And, if you have ever walked through the water, you know that it provides extra resistance to strengthen your muscles.

Not to mention that being in the water is pleasant and fun for many people. It's much easier to stay motivated and consistent with your exercise program when you enjoy it.

One notable study found that aquatic exercise reduced pain, and improved personal care, mobility, and abilities to carry out work in obese women with low back pain. The women participated in two, 60-minute water therapy classes per week for 12 weeks.

Aerobic Exercise

A group of seniors partake in cycling class

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Aerobic exercise may not be the first thing to come to mind regarding reducing back pain. However, the benefits of aerobic exercise for back pain are well-documented.

Aerobic exercise triggers the release of endorphins from the brain. These hormones exert an analgesic (pain-relieving) effect. Aerobics also increase blood flow to your muscles, bringing oxygen and nutrients that heal your tissues, speed up recovery, and reduce stiffness.

Depending on where your pain is located, aerobic exercises, such as running or jumping rope, may be too jarring on your spine. If these exercises worsen your pain, you should avoid them.

Low-impact exercises are a better option for many people with back pain. Walking, rowing, swimming, cycling, and stair-climbing are all great options to consider with your healthcare provider.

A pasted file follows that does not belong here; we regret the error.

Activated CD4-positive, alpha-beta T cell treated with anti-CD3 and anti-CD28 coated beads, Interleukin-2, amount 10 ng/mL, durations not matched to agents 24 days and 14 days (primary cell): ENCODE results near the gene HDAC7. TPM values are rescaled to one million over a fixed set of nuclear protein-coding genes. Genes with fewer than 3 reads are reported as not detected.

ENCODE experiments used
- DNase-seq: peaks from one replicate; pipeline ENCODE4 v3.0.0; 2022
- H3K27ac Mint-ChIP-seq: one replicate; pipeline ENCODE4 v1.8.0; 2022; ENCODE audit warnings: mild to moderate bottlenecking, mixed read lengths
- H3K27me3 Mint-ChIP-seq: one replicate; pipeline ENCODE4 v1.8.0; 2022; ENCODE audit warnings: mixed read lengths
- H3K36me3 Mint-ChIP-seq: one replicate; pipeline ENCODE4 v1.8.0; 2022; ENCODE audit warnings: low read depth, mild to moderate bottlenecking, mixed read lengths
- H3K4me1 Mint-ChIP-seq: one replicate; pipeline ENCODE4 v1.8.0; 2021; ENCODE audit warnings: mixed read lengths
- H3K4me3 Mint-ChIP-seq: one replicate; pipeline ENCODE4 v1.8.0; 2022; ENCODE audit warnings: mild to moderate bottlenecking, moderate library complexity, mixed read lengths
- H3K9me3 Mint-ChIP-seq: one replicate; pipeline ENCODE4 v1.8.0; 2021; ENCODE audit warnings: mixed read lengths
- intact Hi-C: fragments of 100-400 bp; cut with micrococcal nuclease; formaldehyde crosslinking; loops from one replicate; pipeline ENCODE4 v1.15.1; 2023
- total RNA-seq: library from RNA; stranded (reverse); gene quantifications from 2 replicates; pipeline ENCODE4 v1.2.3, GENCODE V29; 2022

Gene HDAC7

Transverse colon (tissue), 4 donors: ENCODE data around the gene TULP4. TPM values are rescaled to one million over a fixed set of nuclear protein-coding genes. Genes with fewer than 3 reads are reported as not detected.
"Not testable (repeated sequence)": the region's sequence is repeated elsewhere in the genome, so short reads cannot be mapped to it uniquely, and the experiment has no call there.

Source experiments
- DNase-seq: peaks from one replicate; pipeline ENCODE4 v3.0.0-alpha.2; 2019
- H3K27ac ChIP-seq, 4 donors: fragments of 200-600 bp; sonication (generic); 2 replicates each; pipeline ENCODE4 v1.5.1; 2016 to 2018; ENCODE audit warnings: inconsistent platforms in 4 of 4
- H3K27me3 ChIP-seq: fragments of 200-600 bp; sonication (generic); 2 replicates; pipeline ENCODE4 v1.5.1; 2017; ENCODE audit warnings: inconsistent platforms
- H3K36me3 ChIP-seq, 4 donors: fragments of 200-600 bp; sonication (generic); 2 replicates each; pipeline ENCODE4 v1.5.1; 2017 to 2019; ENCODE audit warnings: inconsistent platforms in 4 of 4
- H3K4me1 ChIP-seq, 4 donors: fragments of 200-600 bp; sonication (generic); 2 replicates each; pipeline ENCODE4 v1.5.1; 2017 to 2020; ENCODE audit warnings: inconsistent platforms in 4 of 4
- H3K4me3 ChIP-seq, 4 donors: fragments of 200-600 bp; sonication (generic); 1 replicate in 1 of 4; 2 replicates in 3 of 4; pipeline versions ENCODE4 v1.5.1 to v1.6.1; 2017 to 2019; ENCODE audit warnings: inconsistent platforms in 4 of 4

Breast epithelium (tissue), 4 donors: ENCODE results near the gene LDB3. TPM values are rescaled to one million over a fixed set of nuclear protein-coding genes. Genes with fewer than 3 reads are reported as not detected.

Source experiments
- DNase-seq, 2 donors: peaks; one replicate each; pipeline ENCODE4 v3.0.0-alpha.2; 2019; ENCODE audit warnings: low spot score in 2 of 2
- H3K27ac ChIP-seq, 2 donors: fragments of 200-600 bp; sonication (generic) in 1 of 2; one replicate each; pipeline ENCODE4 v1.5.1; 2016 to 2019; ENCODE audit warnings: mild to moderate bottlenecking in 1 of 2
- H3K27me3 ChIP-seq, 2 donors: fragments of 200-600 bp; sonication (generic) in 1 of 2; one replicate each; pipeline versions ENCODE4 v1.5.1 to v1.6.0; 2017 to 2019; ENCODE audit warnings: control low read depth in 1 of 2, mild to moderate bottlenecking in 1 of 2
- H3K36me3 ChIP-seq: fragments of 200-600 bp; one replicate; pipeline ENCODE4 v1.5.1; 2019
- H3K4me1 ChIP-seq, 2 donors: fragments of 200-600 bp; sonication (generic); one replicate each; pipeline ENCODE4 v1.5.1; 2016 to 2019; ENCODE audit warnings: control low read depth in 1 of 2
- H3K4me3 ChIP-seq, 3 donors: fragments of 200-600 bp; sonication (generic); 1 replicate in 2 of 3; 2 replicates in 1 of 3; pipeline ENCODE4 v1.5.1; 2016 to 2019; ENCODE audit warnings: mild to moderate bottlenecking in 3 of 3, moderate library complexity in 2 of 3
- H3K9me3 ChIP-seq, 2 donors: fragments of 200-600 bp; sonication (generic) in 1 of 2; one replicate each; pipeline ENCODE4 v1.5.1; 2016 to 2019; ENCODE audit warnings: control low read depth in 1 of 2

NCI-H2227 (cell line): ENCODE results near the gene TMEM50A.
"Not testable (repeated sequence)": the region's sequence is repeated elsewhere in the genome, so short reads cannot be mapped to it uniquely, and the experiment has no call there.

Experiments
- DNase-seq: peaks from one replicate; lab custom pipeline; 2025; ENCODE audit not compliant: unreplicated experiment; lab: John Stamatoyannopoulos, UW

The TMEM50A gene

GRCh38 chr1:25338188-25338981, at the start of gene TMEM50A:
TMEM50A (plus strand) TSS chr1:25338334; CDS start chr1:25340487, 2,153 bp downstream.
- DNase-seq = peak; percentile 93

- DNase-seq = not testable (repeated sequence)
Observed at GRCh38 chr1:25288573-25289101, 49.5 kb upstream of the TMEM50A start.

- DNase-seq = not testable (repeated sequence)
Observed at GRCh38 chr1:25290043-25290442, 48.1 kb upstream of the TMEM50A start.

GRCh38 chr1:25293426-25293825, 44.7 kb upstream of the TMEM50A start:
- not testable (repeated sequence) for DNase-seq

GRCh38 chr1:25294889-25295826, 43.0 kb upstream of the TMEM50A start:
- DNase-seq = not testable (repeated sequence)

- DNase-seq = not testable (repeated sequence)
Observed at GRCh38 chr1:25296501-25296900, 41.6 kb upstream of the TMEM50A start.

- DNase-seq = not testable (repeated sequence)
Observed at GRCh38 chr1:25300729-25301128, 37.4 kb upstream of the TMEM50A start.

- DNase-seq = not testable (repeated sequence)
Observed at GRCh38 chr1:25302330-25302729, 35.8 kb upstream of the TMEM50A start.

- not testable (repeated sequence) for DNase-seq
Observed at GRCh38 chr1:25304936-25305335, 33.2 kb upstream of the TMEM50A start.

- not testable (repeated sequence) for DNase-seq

Stretching and Exercising While at Work

Businesswoman does plank exercise using her desk

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It is easy to forget to simply take time out of the day to stretch and strengthen the back and the muscles and joints that support it.

If you work at a desk or computer, taking a break every twenty minutes for two to three minutes at a time can help relieve the physical pain of being immobile at work.

These "microbreaks" can be as simple as standing and stretching, walking a few laps around the room, or dropping down for some push-ups if you can.

Even those with more active professions can get into movement ruts, causing possible strength imbalances in muscle groups and decreasing flexibility.

A desk exercise program should be done in addition to your exercise plan for reducing back pain. It is likely not enough as a standalone treatment.


Exercise has many benefits for back pain. Depending on the cause of your pain, some types of exercise may be better for you than others.

Whereas yoga improves strength, flexibility, and range of motion, water therapy provides resistance training and is easier on your joints. Weight training is ideal for improving the stability of your spine, while low-impact aerobic exercise can help you recover from your pain faster.

A Word From Verywell

It's important to get a diagnosis before starting your exercise plan, particularly since some causes of back pain should not be treated with exercise.

If you are experiencing constant pain that gets worse while lying down or that interferes with your sleep, or if your back pain is accompanied by unexplained weight loss, then you need to let your healthcare provider know.

Once your provider gives you the go-ahead to exercise, your next goal should be finding a program that makes you feel good. Ultimately, the best exercise for you is one you enjoy enough to stick with.

8 Sources
Verywell Health uses only high-quality sources, including peer-reviewed studies, to support the facts within our articles. Read our editorial process to learn more about how we fact-check and keep our content accurate, reliable, and trustworthy.
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By Anne Asher, CPT
Anne Asher, ACE-certified personal trainer, health coach, and orthopedic exercise specialist, is a back and neck pain expert.